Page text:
If you’ve been paying attention to the forecast, you’ll know that we’re in for some real winter. I can’t say that I’m excited, but I am certainly curious. The guys at the Norfolk office have been telling me to stay put and to stock up on food and water, and to keep my phone charged in case if anything happens. I feel like I’m preparing for an earthquake, or something!
Anyway, all this talk of winter reminds me of last week when I visited Niobrara State Park for the first time. One of my goals in these first few months is to familiarize myself with Northeast region as much as possible, to get out to as many state parks and WMAs and to meet as many people as I can. After an entire week of playing phone tag, I was finally able to get together with Mark Rettig, superintendent at Niobara State Park.
When I arrived, I was struck by the beauty of that entire region along the Niobrara River, with its stunning, vast flood plains and snow capped hills in the distance. This may sound odd, but for some reason, I was reminded of my time in Alaska, except the hills aren’t so tall. For those who have never been, all I can say that Niobrara State Park is different. It’s hilly, hidden and out of the way, just the way I like it.
Mark showed me the campgrounds, cabins, hiking trails and horse trails. He told me about all the fun events Niobrara hosts throughout the year, including a Buffalo Cookout where guests get to enjoy good food and entertainment. You can bet on my being there!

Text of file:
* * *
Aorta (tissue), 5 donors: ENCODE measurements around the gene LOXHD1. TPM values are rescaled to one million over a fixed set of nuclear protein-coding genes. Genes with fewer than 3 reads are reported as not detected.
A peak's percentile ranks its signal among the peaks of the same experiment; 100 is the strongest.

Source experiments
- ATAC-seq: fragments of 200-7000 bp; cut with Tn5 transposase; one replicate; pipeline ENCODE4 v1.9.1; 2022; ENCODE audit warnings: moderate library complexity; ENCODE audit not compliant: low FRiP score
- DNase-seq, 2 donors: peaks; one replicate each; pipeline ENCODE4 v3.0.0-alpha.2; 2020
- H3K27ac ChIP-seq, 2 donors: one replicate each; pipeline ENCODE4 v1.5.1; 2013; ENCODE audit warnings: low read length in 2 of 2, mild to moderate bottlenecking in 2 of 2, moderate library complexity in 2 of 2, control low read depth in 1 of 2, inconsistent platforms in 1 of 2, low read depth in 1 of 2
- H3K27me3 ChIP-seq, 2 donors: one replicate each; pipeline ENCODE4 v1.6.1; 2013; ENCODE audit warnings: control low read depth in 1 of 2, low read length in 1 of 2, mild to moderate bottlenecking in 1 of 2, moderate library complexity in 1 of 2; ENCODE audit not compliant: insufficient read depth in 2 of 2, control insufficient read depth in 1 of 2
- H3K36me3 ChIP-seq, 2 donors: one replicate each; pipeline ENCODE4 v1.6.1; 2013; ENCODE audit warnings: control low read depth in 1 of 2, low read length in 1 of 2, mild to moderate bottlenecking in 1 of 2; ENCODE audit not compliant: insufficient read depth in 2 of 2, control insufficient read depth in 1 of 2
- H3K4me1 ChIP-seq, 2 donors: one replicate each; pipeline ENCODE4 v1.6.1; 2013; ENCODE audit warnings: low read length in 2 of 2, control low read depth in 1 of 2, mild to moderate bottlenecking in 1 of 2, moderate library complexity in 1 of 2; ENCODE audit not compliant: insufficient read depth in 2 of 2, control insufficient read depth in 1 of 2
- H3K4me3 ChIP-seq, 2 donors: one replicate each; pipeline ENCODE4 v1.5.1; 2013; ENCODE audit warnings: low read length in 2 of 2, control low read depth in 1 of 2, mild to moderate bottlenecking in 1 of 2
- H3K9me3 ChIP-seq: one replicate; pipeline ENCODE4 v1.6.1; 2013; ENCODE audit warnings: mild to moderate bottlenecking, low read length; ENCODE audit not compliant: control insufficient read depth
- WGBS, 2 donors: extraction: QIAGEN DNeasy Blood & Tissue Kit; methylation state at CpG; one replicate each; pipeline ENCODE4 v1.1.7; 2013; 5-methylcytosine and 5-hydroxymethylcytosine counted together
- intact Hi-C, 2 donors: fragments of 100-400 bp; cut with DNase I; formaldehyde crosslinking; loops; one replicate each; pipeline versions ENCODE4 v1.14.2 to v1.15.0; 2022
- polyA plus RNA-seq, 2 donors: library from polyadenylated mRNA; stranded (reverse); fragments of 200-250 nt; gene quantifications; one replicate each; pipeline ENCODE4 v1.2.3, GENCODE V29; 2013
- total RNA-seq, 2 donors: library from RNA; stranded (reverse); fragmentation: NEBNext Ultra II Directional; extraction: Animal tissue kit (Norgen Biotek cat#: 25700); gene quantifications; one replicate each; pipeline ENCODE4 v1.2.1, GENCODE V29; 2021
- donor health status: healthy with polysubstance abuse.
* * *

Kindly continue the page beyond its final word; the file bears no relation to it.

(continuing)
Then, I just had to meet the horses. Niobrara currently has a total of 17 horses for trail rides from Memorial Day weekend to Labor Day weekend. During the winter, the horses stay at the park. Mark goes out to feed them everyday. I know what I will be doing when the weather gets warmer… the wranglers will be sick and tired of me.
To my surprise, it started to snow. Wildlife biologist Scott Wessel and I drove out that morning together. Nowhere in the forecast did we find any indication of snow. As cold as it was, it was a magical moment being able to photograph horses in such weather.
As the day began to grow dark, deer stirred inside the park. It was a pleasure for me. Since arriving in Nebraska, I have only seen a handful of deer.
By the time Scott and I hit the road, things began to look like this. It was slow going getting home, but we were able to get back safe and sound. I don’t think I can ever get used to this kind of weather, but it is sure beautiful from inside a warm car.
Whatever happens tomorrow, be careful out there!